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California 'revenge porn' law allows victims more time to report abuse

California 'revenge porn' law allows victims more time to report abuse
California Gov. Gavin Newsom, pictured in September, this week signed a bill allowing victims of "revenge porn" more time to report abuse. File Photo by Jim Ruymen/UPI | License Photo

Oct. 8 (UPI) -- A California bill allowing victims of "revenge porn" more time to report abuse became law this week.

Governor Gavin Newsom signed Senate Bill 23 on Thursday, providing more time for victims of "revenge porn" to seek justice.

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"Revenge porn" is when someone posts online photos or videos taken over the course of a relationship. The victim may have consented to the photos or videos being taken but not for distribution, and they are posted online to shame or harass the person.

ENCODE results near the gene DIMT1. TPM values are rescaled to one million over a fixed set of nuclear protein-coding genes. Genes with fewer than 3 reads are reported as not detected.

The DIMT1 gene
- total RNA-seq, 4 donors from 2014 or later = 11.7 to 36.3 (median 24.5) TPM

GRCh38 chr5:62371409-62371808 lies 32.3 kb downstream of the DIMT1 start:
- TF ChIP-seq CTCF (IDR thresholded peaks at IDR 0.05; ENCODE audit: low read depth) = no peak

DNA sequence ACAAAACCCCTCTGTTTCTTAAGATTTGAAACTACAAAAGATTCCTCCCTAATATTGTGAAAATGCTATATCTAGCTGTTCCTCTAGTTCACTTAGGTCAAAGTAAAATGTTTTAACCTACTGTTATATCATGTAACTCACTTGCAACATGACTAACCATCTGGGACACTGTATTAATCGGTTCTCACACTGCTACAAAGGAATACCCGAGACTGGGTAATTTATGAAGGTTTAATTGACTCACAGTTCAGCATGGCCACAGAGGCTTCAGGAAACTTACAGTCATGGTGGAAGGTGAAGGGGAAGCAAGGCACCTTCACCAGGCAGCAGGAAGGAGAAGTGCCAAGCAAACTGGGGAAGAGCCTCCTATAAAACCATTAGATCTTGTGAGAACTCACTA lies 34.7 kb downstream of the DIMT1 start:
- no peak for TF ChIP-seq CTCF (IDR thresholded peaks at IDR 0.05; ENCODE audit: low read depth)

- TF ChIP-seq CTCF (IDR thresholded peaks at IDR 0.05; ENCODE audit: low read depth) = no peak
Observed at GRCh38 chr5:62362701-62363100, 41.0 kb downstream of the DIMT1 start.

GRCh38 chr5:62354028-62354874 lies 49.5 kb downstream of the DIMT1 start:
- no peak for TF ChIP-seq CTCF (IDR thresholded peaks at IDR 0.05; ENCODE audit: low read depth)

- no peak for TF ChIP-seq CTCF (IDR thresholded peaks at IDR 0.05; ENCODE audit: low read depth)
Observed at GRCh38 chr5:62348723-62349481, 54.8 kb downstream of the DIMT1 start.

The law extends the statute of limitations for invasion of privacy from one year when content is posted to one year after the victim discovers it.

The bill was authored by Senator Susan Rubio and sponsored by the Alameda County District Attorney's office.

"Perpetrators of domestic violence sometimes use the release of private, intimate images as another tool of coercive control," Rubio told KRON 4. "It's an attempt to shame and intimidate the victim, with the plan to provoke long-lasting trauma in their personal and professional lives.

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